This is how the new roots are looking at the moment.


It was sawn off just below the new rootball and tied into a deep pot without further disturbance of the roots. The rootball was covered in a loose mix of clay particles, ezo grit and akadama.


I gave it a good watering and it will be kept in a shaded corner of the greenhouse until it’s in full leaf.




Some Shohin Trees in Spring

Here are some recent pictures of the new spring growth in some of my shohin bonsai

2 hawthorns that were re-potted  a few weeks ago


This one was re-potted last year.


My shishigashira maple, always a joy at this time of year


This chojubai was severely root pruned in the 2 previous years yet it has started to flower earlier than ever this year


My buxus sempervirens grown from a cutting taken 14 years ago


Shohin larch in training for 2 years


And finally, a sneak peak at my improvised set up for taking these pictures in natural daylight between heavy showers.


Larches Coming to Life Again

My 3 chuhin larches, which were wired and re-styled at Christmas time, have re-awakened after their long winter slumber and are beginning to fill the greenhouse with the vibrant greens of spring. I prefer to keep them inside at this time as frosts can damage the soft new needles.


Major Re-Styling of a Japanese Larch

I bought this large larch bonsai a number of years ago. At the time and for several years after, it was the most expensive tree I had purchased. I was attracted by the its’ height, the movement in the trunk and the mature canopy of branches. After acquiring it, I embarked on an intensive period of study into the elements of good bonsai design. It wasn’t long before I began to see many faults in this tree that I hadn’t noticed before.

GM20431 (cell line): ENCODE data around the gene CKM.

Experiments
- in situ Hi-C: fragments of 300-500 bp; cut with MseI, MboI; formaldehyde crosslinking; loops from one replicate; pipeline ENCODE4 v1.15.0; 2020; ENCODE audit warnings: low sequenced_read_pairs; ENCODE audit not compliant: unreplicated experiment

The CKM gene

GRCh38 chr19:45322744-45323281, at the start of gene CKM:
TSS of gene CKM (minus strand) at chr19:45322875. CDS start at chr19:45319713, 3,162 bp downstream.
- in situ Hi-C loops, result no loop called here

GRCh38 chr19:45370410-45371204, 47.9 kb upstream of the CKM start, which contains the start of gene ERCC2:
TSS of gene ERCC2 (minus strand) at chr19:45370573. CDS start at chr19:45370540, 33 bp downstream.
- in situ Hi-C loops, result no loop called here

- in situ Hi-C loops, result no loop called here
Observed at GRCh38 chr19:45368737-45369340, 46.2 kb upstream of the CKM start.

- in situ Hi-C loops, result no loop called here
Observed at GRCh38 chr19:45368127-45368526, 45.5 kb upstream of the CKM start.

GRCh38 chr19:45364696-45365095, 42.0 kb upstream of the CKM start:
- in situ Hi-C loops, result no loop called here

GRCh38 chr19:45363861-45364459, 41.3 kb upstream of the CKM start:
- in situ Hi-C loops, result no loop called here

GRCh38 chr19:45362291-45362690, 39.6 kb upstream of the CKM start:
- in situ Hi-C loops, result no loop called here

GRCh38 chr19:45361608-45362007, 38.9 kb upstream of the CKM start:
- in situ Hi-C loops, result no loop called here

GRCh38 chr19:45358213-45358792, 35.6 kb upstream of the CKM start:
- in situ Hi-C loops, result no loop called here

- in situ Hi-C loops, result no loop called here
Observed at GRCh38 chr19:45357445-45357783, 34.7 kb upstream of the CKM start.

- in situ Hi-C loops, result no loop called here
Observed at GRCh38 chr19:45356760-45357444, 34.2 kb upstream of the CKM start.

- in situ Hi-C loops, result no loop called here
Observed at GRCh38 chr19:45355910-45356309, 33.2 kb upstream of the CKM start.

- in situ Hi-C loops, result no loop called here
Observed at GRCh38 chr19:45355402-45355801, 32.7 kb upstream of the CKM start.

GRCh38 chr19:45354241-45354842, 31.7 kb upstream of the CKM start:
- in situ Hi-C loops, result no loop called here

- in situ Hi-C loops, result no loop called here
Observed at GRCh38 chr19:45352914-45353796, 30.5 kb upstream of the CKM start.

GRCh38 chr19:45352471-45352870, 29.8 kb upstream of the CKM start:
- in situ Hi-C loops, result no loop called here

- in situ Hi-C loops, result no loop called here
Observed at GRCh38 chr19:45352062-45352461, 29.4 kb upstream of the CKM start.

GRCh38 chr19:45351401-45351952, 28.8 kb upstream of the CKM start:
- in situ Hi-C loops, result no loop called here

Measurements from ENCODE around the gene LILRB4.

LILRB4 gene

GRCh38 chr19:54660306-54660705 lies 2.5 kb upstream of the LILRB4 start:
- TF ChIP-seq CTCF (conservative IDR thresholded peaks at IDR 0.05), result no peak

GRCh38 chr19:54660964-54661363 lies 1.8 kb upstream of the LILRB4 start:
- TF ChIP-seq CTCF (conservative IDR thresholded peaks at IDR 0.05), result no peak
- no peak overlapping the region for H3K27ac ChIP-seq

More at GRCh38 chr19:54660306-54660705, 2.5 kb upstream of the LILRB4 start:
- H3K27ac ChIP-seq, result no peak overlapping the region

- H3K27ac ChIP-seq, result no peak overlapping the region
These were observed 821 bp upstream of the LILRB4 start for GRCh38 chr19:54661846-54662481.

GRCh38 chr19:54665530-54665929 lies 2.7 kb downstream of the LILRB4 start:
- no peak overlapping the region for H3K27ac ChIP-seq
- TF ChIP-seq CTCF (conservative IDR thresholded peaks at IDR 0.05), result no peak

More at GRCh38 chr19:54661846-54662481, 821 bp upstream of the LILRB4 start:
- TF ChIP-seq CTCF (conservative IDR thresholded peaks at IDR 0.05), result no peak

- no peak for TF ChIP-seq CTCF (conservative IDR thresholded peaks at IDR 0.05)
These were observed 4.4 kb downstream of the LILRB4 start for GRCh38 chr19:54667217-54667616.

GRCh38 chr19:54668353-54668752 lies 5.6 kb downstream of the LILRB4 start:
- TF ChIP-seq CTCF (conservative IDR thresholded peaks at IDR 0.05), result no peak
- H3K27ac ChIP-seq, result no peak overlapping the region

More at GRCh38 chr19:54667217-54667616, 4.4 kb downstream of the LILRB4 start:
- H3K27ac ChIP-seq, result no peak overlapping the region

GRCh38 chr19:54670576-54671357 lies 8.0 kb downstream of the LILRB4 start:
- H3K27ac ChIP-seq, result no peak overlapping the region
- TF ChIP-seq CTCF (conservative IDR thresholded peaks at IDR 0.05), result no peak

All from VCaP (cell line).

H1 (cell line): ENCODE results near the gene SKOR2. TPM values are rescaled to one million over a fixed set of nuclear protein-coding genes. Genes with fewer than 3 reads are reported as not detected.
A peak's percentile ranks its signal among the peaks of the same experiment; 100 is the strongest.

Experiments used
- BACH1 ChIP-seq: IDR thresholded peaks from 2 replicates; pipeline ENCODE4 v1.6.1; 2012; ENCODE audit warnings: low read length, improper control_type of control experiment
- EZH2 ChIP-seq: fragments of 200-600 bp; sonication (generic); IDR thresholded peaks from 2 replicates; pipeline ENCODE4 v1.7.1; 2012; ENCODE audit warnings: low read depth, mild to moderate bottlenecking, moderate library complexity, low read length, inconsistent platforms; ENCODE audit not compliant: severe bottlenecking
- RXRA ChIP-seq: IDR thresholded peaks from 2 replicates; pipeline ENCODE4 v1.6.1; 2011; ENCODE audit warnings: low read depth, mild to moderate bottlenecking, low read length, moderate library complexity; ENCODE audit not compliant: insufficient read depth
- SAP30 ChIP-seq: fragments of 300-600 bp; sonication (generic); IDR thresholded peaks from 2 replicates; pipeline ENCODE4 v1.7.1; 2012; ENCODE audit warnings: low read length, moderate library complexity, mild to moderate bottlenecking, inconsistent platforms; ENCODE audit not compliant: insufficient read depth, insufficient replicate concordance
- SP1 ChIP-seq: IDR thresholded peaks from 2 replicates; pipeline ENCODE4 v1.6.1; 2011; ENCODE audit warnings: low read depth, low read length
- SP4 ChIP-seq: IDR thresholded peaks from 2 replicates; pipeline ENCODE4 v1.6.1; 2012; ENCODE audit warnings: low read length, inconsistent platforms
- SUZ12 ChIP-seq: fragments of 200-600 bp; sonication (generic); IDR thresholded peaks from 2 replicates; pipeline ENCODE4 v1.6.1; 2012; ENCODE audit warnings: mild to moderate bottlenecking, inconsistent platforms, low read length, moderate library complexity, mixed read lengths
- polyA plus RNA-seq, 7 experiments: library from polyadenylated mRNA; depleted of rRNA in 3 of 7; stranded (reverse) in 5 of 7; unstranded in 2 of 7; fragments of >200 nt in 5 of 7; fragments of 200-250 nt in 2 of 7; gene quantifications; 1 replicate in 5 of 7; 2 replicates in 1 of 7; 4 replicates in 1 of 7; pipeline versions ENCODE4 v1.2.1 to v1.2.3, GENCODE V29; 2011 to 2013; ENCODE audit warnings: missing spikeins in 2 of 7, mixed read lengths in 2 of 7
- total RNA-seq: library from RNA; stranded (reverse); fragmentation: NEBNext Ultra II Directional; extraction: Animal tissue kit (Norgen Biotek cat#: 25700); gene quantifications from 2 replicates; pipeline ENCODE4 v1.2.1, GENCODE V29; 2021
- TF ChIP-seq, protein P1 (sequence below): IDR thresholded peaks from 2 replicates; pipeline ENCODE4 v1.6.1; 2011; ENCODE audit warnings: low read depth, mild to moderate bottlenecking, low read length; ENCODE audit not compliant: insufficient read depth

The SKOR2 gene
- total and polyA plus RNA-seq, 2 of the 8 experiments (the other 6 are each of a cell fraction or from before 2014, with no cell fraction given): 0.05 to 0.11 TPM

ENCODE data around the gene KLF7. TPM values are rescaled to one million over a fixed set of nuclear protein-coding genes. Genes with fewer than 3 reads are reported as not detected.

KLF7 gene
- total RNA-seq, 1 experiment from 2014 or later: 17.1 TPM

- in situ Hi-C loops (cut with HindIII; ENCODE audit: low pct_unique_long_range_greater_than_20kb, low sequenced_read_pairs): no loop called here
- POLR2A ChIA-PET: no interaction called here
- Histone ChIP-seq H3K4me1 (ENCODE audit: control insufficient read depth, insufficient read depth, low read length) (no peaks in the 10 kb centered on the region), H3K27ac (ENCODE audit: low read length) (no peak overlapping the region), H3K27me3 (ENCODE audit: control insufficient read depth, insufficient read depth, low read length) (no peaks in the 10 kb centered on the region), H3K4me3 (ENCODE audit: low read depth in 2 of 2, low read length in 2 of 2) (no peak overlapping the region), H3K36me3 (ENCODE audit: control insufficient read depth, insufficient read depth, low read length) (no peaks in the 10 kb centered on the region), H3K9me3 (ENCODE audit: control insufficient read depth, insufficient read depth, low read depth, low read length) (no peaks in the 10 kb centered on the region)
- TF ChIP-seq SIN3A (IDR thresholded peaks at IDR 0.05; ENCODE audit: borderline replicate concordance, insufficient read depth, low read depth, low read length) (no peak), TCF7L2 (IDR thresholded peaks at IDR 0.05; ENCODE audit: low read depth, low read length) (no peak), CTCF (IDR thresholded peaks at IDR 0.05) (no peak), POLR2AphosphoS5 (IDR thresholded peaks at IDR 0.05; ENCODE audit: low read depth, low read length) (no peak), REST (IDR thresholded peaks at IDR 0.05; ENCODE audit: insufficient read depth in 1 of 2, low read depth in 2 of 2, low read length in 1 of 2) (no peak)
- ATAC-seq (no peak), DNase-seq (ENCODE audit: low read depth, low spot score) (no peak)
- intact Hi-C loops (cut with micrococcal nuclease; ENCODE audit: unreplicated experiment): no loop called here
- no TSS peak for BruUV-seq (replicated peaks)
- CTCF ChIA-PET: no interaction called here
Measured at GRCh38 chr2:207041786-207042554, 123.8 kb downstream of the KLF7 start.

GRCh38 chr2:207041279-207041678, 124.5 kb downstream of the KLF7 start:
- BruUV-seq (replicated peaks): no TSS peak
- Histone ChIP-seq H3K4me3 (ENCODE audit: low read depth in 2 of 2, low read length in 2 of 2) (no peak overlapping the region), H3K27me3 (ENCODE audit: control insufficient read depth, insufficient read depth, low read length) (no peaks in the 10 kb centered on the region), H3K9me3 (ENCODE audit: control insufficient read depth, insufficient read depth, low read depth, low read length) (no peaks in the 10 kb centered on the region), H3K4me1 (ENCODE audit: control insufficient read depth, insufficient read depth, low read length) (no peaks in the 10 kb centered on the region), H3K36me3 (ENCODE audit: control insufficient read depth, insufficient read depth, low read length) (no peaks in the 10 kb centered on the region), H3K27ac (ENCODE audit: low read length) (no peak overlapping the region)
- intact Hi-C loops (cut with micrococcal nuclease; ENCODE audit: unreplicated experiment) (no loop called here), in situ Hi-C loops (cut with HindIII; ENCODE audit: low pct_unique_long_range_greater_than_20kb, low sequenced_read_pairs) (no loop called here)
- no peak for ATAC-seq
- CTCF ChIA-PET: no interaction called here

There is a slight nebari at the base of the trunk with some thick surface roots radiating outward on the top of the soil. This is one of the best features of the tree but when  viewed beneath such a tall trunk it looks insignificant. While the trunk has movement, it has a very poor taper; the central section is quite straight and bears the healed over scar of a previous owners attempt at carving. The branches, particularly on the apex, have become very thick and inflexible. This is a common problem with larches; you have to keep renewing the branches throughout the trees’ life to maintain their delicate proportion, Failure to do this will eventually result in a tree that has a winter image resembling a tightly pruned garden shrub. When I became aware of these faults, they were all that I saw when I looked at the tree. Something had to be done.


Last year I took the drastic action of chopping the top off this tree to start it again


During the summer I carried out some basic carving to take the stump back to the lowest branch



The single remaining branch was allowed to grow freely throughout the year and by the end of the season there was a lot of new growth to work with,


Today I finally found the time to complete the first styling in its new form. This is how it looks at the moment.


Now I think I have something I can live with and enjoy for some years to come.